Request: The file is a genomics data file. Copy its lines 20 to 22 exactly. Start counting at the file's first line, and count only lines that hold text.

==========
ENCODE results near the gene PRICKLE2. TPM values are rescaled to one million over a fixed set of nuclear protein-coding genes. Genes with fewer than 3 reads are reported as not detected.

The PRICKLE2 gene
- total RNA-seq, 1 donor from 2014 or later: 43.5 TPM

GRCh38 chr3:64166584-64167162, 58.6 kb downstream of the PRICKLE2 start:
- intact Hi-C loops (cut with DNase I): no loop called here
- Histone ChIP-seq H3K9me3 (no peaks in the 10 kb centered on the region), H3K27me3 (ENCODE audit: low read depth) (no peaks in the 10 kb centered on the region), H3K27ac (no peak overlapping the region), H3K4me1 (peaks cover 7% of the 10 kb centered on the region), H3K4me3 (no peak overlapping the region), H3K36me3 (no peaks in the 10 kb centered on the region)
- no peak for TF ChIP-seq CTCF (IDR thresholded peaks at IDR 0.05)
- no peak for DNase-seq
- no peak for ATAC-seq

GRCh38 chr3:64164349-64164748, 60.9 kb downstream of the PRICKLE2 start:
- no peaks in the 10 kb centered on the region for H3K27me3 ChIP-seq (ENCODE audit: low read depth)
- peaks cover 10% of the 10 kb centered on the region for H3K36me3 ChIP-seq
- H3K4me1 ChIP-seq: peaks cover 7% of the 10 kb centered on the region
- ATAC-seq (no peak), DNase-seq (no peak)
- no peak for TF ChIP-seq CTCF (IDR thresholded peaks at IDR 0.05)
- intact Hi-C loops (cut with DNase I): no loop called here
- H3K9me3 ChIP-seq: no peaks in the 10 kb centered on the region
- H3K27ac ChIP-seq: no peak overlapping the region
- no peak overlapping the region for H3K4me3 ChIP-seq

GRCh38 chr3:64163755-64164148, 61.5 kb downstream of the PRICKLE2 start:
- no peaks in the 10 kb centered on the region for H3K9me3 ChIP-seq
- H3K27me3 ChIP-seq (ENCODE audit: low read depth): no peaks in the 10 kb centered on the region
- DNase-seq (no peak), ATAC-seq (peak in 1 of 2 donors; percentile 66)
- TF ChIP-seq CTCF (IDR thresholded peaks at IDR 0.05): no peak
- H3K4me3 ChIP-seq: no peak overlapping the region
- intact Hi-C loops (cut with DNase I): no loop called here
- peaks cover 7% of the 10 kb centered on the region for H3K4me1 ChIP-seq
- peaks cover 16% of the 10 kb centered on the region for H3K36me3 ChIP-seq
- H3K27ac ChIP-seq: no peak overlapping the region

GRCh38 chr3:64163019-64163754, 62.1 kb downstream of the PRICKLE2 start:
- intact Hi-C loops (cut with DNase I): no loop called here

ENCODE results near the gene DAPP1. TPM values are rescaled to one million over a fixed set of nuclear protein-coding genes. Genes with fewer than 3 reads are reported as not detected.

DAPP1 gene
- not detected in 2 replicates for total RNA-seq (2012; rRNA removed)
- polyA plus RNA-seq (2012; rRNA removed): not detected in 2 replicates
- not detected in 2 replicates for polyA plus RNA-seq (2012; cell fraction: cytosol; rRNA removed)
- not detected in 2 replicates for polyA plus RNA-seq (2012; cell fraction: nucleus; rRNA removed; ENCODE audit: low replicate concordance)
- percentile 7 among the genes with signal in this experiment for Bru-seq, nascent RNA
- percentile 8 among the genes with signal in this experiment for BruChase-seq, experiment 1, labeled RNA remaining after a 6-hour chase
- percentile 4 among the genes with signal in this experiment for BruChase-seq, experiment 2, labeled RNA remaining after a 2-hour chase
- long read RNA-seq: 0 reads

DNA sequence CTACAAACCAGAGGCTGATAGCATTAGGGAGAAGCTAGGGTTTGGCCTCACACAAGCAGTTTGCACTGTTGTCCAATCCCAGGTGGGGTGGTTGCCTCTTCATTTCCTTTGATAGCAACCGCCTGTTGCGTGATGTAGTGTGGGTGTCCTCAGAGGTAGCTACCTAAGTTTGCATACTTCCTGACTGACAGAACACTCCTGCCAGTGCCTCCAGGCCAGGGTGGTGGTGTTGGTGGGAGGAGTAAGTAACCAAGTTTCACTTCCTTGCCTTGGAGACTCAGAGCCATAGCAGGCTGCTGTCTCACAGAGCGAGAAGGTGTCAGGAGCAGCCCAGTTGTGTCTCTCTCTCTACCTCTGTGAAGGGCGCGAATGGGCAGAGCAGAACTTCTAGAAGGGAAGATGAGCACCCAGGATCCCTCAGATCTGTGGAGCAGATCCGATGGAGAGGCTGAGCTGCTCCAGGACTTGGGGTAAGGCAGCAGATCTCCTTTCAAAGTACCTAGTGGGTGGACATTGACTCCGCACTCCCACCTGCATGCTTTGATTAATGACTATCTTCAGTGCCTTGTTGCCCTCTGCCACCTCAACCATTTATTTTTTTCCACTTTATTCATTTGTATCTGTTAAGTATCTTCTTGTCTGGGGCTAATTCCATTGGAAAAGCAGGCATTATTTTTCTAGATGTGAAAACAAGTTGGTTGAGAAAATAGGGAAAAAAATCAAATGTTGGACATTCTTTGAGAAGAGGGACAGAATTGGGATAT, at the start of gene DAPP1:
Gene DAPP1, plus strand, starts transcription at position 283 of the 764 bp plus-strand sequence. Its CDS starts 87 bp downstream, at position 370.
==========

GRCh38 chr3:64163755-64164148, 61.5 kb downstream of the PRICKLE2 start:
- no peaks in the 10 kb centered on the region for H3K9me3 ChIP-seq
- H3K27me3 ChIP-seq (ENCODE audit: low read depth): no peaks in the 10 kb centered on the region